Connecticut the divided

To whoever is reading this, from where ever you are, I want you to look around your classroom the next time you are in it.

What do you see? Is your class racially and economically diverse? Or do you see kids who are just like you?

Since Plessy v. Ferguson, schools have become more integrated. People can walk into class and see others from different racial and economic backgrounds. People of color are given the same opportunities as are people who are white. When Plessy was decided, though, some white families who could afford to pulled their children from the public schools because they did not want their children near a person of color.

Connecticut has wealthy neighborhoods that are primarily white, while the poor areas are usually filled with minorities. Some of the schools in poorer areas are not well-funded and do not have the tools to help students get a good education.

In September of 2016, Superior Court Judge Thomas Moukawsher ruled that the schools in Connecticut did not allocate education funds properly. The judge gave the state 180 days to fix their system.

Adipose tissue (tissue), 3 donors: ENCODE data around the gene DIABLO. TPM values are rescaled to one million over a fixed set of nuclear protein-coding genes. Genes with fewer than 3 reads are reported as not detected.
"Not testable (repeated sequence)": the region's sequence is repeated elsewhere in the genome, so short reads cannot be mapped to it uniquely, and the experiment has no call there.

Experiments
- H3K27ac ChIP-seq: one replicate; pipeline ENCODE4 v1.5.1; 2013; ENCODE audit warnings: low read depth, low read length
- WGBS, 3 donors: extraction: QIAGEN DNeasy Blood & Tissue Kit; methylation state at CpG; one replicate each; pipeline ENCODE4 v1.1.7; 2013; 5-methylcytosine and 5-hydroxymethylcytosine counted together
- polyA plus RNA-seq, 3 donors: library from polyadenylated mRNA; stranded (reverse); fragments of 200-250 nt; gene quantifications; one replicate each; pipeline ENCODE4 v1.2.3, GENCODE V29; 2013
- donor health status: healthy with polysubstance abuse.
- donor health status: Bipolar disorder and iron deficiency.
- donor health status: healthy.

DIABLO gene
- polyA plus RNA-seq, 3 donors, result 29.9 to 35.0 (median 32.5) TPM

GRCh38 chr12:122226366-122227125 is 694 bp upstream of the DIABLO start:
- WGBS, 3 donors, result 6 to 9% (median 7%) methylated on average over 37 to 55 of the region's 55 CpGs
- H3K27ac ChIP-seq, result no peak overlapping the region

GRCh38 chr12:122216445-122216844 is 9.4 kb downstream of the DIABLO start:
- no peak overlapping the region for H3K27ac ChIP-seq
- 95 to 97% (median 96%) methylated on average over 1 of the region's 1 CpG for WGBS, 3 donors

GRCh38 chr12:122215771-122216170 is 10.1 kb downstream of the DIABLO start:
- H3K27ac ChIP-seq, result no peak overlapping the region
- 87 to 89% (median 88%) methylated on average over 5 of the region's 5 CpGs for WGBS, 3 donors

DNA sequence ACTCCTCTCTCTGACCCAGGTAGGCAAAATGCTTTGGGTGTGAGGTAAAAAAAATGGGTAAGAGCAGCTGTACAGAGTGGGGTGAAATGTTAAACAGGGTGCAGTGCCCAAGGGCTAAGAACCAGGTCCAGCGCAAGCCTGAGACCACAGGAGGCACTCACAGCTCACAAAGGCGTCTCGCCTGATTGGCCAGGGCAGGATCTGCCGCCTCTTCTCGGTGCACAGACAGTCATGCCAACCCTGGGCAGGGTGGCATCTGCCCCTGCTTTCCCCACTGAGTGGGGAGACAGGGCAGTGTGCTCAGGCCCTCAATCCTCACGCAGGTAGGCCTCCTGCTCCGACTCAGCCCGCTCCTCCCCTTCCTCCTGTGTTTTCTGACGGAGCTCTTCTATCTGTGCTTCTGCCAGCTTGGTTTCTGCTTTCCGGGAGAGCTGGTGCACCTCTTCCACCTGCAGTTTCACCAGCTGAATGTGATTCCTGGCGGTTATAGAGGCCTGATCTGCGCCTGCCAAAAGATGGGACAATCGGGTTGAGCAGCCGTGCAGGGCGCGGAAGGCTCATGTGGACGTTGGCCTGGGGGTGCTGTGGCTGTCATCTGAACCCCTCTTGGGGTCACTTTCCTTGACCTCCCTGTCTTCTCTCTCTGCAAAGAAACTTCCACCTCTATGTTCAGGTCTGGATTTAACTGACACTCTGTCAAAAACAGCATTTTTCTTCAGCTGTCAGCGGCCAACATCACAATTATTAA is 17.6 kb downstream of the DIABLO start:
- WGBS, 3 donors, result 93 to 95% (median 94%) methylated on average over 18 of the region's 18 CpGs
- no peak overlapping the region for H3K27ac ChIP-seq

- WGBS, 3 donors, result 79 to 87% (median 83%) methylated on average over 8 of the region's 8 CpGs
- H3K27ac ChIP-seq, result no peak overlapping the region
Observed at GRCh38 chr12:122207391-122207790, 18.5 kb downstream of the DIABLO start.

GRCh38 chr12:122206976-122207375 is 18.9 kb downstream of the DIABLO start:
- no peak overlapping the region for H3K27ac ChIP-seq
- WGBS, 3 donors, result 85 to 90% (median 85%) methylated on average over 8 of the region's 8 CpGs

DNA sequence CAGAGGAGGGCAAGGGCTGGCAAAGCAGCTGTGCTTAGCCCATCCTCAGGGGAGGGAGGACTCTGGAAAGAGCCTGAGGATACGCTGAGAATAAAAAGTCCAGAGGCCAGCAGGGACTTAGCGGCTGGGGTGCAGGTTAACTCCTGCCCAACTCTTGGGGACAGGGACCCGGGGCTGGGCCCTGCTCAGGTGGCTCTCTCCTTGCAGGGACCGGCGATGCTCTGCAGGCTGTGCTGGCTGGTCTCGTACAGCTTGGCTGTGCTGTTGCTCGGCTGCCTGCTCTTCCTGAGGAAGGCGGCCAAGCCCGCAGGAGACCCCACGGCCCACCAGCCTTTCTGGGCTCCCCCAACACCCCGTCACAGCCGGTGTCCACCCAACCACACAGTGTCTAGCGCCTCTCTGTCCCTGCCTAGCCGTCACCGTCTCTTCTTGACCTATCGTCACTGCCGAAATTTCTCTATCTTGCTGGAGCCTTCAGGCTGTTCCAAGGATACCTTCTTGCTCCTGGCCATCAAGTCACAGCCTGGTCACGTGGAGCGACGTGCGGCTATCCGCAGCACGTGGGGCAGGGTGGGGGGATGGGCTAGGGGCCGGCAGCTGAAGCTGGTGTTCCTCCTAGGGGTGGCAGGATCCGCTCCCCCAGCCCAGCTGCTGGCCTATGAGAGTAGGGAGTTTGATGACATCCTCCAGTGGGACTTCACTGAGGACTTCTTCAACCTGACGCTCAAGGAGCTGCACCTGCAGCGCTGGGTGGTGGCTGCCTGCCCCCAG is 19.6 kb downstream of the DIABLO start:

However, 180 days is not enough time to fix a problem that has been going on for years.

The divide between classes needs to be taken into consideration. In the documentary, Separate and Unequal, we saw that families in the upper middle class in a town in Louisiana wanted to create their own school district. They did not feel their children were learning or that the schools in their area were safe.

Public schools depend on taxpayers, but when families with higher incomes decide to leave, then the school won’t receive as much funding. Given the makeup of Connecticut’s neighborhoods, this not only creates a class divide, but a racial one, as well.

Some parents believe that having students who look like their children will provide a better education for their children, but they do not understand that diversity provides a valuable lesson. Separating students will not give children a better education. Telling them to work hard and helping to provide schools with the right materials and a well-trained faculty will.

Click here to see a list of the most diverse districts in the state of Connecticut.

By Arnelle Pierre-Louis

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